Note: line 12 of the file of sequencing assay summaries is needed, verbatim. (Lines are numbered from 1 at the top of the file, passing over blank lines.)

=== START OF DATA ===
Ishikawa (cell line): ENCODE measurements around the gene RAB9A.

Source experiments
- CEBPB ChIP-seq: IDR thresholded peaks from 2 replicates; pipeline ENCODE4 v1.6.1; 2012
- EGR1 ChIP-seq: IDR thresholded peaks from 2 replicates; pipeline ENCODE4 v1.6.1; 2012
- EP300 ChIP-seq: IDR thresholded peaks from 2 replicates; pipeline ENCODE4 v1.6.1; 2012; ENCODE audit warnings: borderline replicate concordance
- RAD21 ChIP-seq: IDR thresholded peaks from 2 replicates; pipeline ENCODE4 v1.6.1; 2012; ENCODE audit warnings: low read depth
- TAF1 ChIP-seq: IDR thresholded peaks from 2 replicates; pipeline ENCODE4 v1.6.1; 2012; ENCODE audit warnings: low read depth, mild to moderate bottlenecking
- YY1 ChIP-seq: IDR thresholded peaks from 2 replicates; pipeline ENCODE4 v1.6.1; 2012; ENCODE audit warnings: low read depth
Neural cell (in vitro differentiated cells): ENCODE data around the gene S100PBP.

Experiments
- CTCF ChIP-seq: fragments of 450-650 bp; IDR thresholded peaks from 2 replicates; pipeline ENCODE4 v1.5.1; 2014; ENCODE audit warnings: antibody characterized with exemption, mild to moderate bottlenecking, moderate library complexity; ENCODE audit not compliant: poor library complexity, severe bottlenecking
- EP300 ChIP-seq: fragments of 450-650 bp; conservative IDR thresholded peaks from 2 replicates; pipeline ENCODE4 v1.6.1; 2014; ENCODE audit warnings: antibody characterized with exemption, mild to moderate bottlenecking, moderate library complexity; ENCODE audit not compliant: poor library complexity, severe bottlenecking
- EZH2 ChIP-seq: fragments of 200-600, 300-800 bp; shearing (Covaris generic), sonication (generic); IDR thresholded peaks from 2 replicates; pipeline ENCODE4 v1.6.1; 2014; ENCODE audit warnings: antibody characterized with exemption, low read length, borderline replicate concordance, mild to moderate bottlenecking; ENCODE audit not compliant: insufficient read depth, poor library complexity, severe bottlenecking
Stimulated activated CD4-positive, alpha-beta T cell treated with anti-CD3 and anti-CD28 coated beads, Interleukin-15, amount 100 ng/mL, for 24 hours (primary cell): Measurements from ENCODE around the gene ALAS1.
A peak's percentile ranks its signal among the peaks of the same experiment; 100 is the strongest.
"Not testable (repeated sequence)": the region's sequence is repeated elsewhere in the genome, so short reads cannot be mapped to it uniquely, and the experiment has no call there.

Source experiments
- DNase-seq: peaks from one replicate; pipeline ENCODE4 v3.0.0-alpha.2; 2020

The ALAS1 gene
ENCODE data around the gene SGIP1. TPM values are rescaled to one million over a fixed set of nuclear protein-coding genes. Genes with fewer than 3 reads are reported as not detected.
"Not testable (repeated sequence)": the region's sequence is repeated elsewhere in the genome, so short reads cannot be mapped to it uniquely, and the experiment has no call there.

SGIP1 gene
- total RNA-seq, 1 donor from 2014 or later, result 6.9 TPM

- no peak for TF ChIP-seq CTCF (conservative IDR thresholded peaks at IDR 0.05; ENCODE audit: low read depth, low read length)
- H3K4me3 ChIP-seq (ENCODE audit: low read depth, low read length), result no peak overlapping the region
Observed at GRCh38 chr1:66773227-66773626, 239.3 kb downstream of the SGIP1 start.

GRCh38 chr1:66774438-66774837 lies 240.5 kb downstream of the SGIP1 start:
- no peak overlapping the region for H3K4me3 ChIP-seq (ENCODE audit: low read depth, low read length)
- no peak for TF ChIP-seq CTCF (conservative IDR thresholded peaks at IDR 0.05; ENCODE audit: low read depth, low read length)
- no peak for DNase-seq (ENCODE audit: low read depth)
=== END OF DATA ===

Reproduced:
- EP300 ChIP-seq: fragments of 450-650 bp; conservative IDR thresholded peaks from 2 replicates; pipeline ENCODE4 v1.6.1; 2014; ENCODE audit warnings: antibody characterized with exemption, mild to moderate bottlenecking, moderate library complexity; ENCODE audit not compliant: poor library complexity, severe bottlenecking